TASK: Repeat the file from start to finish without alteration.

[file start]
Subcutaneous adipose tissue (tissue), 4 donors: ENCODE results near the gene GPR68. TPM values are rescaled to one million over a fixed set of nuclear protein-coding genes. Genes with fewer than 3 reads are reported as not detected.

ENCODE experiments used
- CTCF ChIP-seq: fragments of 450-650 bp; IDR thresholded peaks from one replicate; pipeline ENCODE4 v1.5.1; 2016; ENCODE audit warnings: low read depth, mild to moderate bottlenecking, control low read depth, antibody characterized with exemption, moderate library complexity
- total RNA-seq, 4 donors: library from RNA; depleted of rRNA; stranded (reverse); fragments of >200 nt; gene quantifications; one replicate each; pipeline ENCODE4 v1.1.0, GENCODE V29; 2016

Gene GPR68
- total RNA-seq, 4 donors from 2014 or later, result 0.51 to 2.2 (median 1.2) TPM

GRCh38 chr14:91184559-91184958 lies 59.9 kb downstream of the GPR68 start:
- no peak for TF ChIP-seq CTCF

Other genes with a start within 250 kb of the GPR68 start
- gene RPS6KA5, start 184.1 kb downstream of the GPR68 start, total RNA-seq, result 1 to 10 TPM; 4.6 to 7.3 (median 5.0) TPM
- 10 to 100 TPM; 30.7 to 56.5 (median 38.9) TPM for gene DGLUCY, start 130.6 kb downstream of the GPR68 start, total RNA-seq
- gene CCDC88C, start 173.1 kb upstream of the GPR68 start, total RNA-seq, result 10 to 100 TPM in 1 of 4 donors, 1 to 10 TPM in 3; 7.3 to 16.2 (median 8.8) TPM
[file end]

Subcutaneous adipose tissue (tissue), 4 donors: ENCODE results near the gene GPR68. TPM values are rescaled to one million over a fixed set of nuclear protein-coding genes. Genes with fewer than 3 reads are reported as not detected.

ENCODE experiments used
- CTCF ChIP-seq: fragments of 450-650 bp; IDR thresholded peaks from one replicate; pipeline ENCODE4 v1.5.1; 2016; ENCODE audit warnings: low read depth, mild to moderate bottlenecking, control low read depth, antibody characterized with exemption, moderate library complexity
- total RNA-seq, 4 donors: library from RNA; depleted of rRNA; stranded (reverse); fragments of >200 nt; gene quantifications; one replicate each; pipeline ENCODE4 v1.1.0, GENCODE V29; 2016

Gene GPR68
- total RNA-seq, 4 donors from 2014 or later, result 0.51 to 2.2 (median 1.2) TPM

GRCh38 chr14:91184559-91184958 lies 59.9 kb downstream of the GPR68 start:
- no peak for TF ChIP-seq CTCF

Other genes with a start within 250 kb of the GPR68 start
- gene RPS6KA5, start 184.1 kb downstream of the GPR68 start, total RNA-seq, result 1 to 10 TPM; 4.6 to 7.3 (median 5.0) TPM
- 10 to 100 TPM; 30.7 to 56.5 (median 38.9) TPM for gene DGLUCY, start 130.6 kb downstream of the GPR68 start, total RNA-seq
- gene CCDC88C, start 173.1 kb upstream of the GPR68 start, total RNA-seq, result 10 to 100 TPM in 1 of 4 donors, 1 to 10 TPM in 3; 7.3 to 16.2 (median 8.8) TPM